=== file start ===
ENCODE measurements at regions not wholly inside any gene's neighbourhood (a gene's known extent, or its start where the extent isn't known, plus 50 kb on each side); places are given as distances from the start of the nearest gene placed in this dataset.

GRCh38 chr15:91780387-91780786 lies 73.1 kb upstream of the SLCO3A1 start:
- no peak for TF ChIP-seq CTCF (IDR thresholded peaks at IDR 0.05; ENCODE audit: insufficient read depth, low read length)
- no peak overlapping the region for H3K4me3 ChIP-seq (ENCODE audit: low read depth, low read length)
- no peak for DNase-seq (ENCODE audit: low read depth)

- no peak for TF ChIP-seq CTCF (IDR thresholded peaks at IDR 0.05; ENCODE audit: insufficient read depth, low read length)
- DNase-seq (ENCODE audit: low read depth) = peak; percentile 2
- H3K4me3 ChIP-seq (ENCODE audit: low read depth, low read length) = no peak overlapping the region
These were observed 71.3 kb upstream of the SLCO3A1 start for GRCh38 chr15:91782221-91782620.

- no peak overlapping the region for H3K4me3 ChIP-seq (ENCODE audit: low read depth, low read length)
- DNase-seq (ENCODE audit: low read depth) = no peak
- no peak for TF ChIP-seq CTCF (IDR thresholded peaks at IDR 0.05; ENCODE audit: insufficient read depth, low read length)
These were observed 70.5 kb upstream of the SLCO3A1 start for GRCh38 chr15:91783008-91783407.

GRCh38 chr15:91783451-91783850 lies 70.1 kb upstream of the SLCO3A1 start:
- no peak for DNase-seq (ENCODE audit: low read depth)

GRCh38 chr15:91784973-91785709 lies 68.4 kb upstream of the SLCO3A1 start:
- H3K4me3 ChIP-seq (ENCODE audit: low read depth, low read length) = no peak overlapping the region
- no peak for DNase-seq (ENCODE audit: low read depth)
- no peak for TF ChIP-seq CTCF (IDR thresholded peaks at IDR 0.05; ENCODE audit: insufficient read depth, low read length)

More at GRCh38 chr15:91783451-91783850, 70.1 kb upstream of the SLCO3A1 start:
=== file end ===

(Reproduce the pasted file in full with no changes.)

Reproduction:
ENCODE measurements at regions not wholly inside any gene's neighbourhood (a gene's known extent, or its start where the extent isn't known, plus 50 kb on each side); places are given as distances from the start of the nearest gene placed in this dataset.

GRCh38 chr15:91780387-91780786 lies 73.1 kb upstream of the SLCO3A1 start:
- no peak for TF ChIP-seq CTCF (IDR thresholded peaks at IDR 0.05; ENCODE audit: insufficient read depth, low read length)
- no peak overlapping the region for H3K4me3 ChIP-seq (ENCODE audit: low read depth, low read length)
- no peak for DNase-seq (ENCODE audit: low read depth)

- no peak for TF ChIP-seq CTCF (IDR thresholded peaks at IDR 0.05; ENCODE audit: insufficient read depth, low read length)
- DNase-seq (ENCODE audit: low read depth) = peak; percentile 2
- H3K4me3 ChIP-seq (ENCODE audit: low read depth, low read length) = no peak overlapping the region
These were observed 71.3 kb upstream of the SLCO3A1 start for GRCh38 chr15:91782221-91782620.

- no peak overlapping the region for H3K4me3 ChIP-seq (ENCODE audit: low read depth, low read length)
- DNase-seq (ENCODE audit: low read depth) = no peak
- no peak for TF ChIP-seq CTCF (IDR thresholded peaks at IDR 0.05; ENCODE audit: insufficient read depth, low read length)
These were observed 70.5 kb upstream of the SLCO3A1 start for GRCh38 chr15:91783008-91783407.

GRCh38 chr15:91783451-91783850 lies 70.1 kb upstream of the SLCO3A1 start:
- no peak for DNase-seq (ENCODE audit: low read depth)

GRCh38 chr15:91784973-91785709 lies 68.4 kb upstream of the SLCO3A1 start:
- H3K4me3 ChIP-seq (ENCODE audit: low read depth, low read length) = no peak overlapping the region
- no peak for DNase-seq (ENCODE audit: low read depth)
- no peak for TF ChIP-seq CTCF (IDR thresholded peaks at IDR 0.05; ENCODE audit: insufficient read depth, low read length)

More at GRCh38 chr15:91783451-91783850, 70.1 kb upstream of the SLCO3A1 start: